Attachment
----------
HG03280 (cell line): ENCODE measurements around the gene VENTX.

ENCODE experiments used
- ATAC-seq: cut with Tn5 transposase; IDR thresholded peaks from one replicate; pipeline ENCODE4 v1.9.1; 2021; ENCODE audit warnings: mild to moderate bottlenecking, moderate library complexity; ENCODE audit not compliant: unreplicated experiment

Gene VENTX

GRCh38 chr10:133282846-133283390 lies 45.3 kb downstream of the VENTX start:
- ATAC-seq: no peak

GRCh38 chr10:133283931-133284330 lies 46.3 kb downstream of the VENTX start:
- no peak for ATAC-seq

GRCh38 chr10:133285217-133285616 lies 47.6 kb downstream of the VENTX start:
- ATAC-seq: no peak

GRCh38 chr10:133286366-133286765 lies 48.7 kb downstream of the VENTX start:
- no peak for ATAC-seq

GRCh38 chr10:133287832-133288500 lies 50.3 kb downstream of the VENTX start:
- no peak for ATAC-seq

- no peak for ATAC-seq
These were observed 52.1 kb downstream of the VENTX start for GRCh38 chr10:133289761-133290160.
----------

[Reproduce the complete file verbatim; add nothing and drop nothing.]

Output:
HG03280 (cell line): ENCODE measurements around the gene VENTX.

ENCODE experiments used
- ATAC-seq: cut with Tn5 transposase; IDR thresholded peaks from one replicate; pipeline ENCODE4 v1.9.1; 2021; ENCODE audit warnings: mild to moderate bottlenecking, moderate library complexity; ENCODE audit not compliant: unreplicated experiment

Gene VENTX

GRCh38 chr10:133282846-133283390 lies 45.3 kb downstream of the VENTX start:
- ATAC-seq: no peak

GRCh38 chr10:133283931-133284330 lies 46.3 kb downstream of the VENTX start:
- no peak for ATAC-seq

GRCh38 chr10:133285217-133285616 lies 47.6 kb downstream of the VENTX start:
- ATAC-seq: no peak

GRCh38 chr10:133286366-133286765 lies 48.7 kb downstream of the VENTX start:
- no peak for ATAC-seq

GRCh38 chr10:133287832-133288500 lies 50.3 kb downstream of the VENTX start:
- no peak for ATAC-seq

- no peak for ATAC-seq
These were observed 52.1 kb downstream of the VENTX start for GRCh38 chr10:133289761-133290160.